Estimation of greenhouse gas emissions in climate-smart villages:
Smallholder farmers constitute 80% of the farms in Latin America and they are responsible for up to 67% of total regional
food production1; yet, there is limited information on the contributions of their production systems to greenhouse gas (GHG) emissions, or how farmers can mitigate these emissions while at the same time receiving benefits from this. The Latin American Greenhouse Gases Mitigation Network (LAMNET) seeks to tackle the challenge of a lack of reliable
information on GHG emissions from agriculture in tropical countries. Moreover, LAMNET will focus on estimating GHG emissions from different production systems of the CCAFS’ climate-smart villages (CSVs) in Latin America. Learn more.
Perception of risks on farmer’s livelihoods and barriers for adaptation to climate change:
In order to design and implement effectively adaptation strategies, it is important to understand the differences in perceptions between farmers and external stakeholders (government officials, technicians, researchers, etc.). These differences in perceptions could lead to policy and project failures if these are only developed based on the opinion of
external stakeholders. Therefore, it is crucial to understand the different perceptions between actors in the agricultural sector and farmers, who are the ones who know their territory, and at the end, are the ones that will implement these measures. This study seeks to compare perceptions of climate risks between external stakeholders and smallholder farmers in the Cauca CSV, in Colombia. Learn more.
Social appropriation of knowledge and capacity building in adaptation to climate change of rural youth: CCAFS supports the initiative of Fundación Ecohabitats and its partners to incorporate the theme of climate change and gender into the formal educational processes of rural education institutions in Colombia, providing scientific knowledge for the construction of school environmental projects, as well as the strengthening of capacities in information and communication technologies (ICT) and geographic information systems (GIS) for a territorial appropriation by the children and young people of the community. Learn more.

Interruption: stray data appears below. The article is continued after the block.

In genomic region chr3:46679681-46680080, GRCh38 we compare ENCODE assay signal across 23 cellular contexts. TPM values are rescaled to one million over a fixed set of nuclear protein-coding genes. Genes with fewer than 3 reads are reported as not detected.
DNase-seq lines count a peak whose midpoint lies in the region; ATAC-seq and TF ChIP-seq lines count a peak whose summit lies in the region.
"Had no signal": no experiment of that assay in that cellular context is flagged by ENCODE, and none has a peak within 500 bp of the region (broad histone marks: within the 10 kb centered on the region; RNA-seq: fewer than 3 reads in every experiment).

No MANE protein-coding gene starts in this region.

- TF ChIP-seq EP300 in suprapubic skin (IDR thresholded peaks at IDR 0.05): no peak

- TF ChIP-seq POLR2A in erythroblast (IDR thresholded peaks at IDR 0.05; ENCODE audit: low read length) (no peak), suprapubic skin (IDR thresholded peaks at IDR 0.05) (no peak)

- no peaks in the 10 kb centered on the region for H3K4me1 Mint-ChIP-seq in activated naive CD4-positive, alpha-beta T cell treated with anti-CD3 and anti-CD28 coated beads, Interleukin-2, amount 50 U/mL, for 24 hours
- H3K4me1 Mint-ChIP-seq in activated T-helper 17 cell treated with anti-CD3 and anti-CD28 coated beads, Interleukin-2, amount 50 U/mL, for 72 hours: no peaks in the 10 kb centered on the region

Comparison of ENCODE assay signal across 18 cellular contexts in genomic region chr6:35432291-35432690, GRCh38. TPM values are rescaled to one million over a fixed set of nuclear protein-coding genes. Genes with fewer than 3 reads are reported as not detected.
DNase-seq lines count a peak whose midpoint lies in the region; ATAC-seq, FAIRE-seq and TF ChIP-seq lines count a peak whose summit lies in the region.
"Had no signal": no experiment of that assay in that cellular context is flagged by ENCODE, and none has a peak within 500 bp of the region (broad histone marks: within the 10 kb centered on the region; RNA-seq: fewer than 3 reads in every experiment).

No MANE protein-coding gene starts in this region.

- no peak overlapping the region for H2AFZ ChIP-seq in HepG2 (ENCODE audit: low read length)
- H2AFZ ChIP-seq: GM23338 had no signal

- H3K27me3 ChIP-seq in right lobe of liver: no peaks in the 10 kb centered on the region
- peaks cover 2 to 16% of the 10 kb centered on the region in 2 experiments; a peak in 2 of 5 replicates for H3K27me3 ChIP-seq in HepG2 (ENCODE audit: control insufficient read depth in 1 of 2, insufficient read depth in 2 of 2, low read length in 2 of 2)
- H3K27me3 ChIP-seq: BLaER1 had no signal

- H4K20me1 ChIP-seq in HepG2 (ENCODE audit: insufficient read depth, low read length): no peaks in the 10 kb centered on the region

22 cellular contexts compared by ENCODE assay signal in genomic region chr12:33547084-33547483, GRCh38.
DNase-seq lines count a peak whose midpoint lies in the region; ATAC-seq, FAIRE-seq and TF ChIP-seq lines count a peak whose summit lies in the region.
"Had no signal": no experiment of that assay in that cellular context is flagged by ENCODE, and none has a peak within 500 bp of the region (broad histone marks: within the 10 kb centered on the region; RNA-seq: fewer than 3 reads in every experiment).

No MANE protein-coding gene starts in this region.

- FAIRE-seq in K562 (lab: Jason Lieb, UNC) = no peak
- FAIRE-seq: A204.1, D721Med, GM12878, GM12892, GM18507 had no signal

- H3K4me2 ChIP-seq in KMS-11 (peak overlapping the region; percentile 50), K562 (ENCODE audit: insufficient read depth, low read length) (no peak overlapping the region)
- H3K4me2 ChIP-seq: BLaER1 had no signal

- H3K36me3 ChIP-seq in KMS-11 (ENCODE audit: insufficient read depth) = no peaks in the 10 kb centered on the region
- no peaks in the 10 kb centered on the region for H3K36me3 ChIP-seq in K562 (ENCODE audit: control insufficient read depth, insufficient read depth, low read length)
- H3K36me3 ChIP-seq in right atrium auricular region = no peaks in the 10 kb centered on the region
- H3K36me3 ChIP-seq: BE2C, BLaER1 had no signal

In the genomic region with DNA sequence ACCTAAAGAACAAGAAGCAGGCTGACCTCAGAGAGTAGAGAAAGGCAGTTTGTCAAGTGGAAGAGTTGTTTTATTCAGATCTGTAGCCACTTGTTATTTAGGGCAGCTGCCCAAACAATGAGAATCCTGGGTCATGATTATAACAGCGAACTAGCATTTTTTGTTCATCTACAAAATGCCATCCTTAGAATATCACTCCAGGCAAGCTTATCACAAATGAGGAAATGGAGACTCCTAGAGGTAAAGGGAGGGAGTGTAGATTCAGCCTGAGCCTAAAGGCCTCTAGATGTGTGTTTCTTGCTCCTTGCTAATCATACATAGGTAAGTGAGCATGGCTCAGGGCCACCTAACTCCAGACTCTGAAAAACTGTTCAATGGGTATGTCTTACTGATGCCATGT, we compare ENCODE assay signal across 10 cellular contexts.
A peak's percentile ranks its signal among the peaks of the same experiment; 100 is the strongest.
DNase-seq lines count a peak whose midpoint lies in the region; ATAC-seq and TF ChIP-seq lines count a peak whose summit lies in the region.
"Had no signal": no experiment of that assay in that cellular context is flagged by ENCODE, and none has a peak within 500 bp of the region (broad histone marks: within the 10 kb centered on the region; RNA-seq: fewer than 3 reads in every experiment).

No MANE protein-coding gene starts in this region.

Consolidating a network of community meteorological stations for climate risk management:
This initiative seeks to contribute to the transition towards more sustainable production systems, taking into account the climatic risks by supporting farmers of the Cauca climate-smart village (CSV) with the management of risks related to climate. To this end, low-cost meteorological stations are installed at key locations within the CSV, where producers themselves record and monitor climate data. With the historical record of this information, the productive calendars of the main crops of the zone are developed taking into account the climatic variability. This information also serves as an input for the seasonal forecasts of the Cauca’s Local Agro-climatic Committee. Learn more.
Partners working in Cauca CSV
Fundación Ecohabitats, CIAT, Universidad del Cauca, Governorate of Cauca, Corporación Autónoma Regional del Cauca (subnational environmental authority), Institución Educativa de Las Mercedes (secondary school), Asociación de Juntas de Acción Comunal del Noroccidente de Popayaán (Association of JACs), Asociación
Agropecuaria Industrial y Comercial El Danubio (farmers’s association), Asociación de Mujeres Campesinas de Los Cerrillos (women’s association), and Village’s Daycare.